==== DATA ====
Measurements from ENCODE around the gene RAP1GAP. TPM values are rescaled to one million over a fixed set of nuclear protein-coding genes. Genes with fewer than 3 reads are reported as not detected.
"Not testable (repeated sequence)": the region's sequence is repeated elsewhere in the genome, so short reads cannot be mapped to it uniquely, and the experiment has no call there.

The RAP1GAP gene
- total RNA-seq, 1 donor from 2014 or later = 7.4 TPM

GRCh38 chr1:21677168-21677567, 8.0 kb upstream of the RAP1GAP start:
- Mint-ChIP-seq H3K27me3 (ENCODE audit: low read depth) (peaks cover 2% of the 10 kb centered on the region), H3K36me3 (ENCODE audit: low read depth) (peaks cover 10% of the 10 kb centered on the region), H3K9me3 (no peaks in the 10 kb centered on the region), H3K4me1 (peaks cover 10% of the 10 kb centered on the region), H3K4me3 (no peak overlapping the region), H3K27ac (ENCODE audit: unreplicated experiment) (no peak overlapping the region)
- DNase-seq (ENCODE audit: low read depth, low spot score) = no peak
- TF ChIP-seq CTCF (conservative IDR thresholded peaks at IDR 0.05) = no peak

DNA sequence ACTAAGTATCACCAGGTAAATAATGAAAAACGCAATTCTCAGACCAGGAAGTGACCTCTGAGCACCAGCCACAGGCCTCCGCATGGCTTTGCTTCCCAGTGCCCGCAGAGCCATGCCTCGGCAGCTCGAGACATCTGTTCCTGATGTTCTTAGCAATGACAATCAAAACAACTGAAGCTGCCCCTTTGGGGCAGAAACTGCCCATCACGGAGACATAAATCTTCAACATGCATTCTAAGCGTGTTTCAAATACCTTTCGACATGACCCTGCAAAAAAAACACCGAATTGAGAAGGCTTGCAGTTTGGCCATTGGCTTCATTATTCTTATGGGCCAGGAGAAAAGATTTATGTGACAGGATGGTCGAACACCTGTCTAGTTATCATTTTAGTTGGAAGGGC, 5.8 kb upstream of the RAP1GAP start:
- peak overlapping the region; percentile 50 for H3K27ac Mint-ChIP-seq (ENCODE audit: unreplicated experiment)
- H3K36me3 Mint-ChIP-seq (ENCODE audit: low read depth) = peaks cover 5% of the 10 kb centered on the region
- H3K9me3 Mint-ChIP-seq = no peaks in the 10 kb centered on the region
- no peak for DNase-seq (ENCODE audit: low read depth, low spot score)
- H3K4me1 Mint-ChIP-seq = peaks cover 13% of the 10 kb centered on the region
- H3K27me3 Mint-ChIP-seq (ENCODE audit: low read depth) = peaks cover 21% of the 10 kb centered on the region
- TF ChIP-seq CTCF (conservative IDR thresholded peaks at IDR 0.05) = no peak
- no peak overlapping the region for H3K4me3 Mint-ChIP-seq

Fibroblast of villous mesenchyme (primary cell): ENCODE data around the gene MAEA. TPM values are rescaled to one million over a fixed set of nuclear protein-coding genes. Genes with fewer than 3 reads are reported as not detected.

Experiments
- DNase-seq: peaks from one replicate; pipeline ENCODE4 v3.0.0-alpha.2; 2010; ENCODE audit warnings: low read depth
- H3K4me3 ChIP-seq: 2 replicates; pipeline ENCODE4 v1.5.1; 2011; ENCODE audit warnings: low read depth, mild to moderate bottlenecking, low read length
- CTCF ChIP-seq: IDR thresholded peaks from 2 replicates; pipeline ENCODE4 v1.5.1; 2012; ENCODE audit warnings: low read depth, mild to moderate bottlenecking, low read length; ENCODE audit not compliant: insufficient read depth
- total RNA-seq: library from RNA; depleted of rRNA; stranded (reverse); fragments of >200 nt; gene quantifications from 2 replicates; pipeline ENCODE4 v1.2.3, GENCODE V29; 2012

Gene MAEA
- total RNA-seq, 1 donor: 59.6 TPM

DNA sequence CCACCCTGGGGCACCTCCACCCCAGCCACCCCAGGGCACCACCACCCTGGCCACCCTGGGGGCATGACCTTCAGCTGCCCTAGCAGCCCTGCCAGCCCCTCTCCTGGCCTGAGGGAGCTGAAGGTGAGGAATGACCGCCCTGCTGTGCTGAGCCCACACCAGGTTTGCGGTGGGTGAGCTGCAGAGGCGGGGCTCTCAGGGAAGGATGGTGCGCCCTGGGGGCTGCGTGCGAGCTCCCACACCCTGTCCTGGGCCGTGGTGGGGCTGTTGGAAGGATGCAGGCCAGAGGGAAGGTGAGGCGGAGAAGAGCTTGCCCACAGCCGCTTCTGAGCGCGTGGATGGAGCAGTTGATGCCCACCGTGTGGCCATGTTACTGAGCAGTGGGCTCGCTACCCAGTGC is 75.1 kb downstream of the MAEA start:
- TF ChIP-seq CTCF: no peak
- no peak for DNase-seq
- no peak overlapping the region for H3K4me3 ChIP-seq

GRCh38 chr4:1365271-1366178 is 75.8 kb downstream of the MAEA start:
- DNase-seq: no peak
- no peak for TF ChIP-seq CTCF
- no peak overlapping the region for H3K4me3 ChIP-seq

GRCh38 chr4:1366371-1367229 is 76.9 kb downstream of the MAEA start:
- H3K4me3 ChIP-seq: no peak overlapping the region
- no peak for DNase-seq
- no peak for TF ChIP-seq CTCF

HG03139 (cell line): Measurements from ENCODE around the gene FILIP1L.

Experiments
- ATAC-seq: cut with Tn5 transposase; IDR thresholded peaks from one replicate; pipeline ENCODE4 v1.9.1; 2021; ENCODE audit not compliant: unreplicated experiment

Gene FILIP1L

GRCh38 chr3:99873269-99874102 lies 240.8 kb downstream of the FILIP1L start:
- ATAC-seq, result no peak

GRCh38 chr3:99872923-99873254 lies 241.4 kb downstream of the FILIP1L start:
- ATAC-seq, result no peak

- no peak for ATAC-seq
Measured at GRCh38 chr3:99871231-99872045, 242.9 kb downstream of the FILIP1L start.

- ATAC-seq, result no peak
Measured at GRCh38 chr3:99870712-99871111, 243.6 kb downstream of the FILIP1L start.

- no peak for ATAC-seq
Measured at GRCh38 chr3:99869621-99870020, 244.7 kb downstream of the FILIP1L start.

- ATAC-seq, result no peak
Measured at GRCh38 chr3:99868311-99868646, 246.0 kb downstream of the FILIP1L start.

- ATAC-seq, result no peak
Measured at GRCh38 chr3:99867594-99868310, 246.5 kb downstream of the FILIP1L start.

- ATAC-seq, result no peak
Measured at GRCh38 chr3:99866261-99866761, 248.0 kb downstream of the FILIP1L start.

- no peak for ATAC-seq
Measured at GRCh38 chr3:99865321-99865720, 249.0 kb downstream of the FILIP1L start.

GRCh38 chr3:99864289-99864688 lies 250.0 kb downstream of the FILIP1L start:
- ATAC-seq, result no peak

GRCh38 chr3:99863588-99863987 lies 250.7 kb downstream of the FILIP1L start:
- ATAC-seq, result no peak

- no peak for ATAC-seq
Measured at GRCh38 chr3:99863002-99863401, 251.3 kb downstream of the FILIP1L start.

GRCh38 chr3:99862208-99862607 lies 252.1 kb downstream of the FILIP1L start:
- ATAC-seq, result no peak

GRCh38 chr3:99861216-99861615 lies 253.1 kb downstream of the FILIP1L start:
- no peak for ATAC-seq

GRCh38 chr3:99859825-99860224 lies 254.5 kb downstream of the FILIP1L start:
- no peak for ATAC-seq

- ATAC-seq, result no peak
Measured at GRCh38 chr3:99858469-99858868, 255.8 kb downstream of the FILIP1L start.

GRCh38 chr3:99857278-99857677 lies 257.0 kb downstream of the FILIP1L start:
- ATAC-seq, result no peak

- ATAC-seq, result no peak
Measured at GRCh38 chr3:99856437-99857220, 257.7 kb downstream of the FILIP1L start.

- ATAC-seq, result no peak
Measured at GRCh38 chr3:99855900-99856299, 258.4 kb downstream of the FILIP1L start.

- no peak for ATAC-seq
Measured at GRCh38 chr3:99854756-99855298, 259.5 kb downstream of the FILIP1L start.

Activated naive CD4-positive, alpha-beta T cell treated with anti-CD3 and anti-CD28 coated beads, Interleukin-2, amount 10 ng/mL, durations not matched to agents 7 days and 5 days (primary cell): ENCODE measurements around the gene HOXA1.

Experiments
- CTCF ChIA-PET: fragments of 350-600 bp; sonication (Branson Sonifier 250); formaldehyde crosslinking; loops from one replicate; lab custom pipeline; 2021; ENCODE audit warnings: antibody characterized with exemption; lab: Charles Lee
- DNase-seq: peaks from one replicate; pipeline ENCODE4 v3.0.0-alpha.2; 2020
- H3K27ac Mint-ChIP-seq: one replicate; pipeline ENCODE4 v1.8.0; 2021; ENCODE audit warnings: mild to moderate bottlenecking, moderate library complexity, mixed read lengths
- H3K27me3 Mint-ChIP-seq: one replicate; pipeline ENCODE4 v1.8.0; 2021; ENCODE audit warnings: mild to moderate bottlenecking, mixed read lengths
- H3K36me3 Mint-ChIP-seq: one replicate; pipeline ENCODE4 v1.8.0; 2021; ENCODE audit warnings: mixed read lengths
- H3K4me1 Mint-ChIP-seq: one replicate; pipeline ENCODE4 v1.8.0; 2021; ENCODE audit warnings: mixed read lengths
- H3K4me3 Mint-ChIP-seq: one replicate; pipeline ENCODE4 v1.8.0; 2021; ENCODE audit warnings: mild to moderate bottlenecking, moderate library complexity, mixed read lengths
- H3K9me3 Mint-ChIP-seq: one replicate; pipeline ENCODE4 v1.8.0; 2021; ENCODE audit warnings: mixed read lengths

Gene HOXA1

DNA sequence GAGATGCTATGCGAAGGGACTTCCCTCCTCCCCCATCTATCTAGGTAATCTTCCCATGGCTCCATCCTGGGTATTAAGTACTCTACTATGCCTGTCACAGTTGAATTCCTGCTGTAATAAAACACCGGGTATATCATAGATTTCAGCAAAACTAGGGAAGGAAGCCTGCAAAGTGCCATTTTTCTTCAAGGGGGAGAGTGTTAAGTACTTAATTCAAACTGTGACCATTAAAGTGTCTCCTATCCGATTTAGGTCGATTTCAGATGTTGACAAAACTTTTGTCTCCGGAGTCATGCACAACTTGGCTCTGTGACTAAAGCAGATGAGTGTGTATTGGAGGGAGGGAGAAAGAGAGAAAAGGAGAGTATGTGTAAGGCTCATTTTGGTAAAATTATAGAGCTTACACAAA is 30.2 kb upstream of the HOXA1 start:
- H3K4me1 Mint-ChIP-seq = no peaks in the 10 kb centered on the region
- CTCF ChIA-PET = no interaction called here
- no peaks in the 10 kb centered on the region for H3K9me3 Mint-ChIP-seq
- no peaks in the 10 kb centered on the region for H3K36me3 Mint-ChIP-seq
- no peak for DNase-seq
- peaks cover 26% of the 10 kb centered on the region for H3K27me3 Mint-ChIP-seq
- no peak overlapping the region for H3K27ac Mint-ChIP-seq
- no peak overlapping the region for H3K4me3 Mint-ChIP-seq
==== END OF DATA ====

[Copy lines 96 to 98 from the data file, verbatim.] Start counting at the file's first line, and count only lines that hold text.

- no peaks in the 10 kb centered on the region for H3K9me3 Mint-ChIP-seq
- no peaks in the 10 kb centered on the region for H3K36me3 Mint-ChIP-seq
- no peak for DNase-seq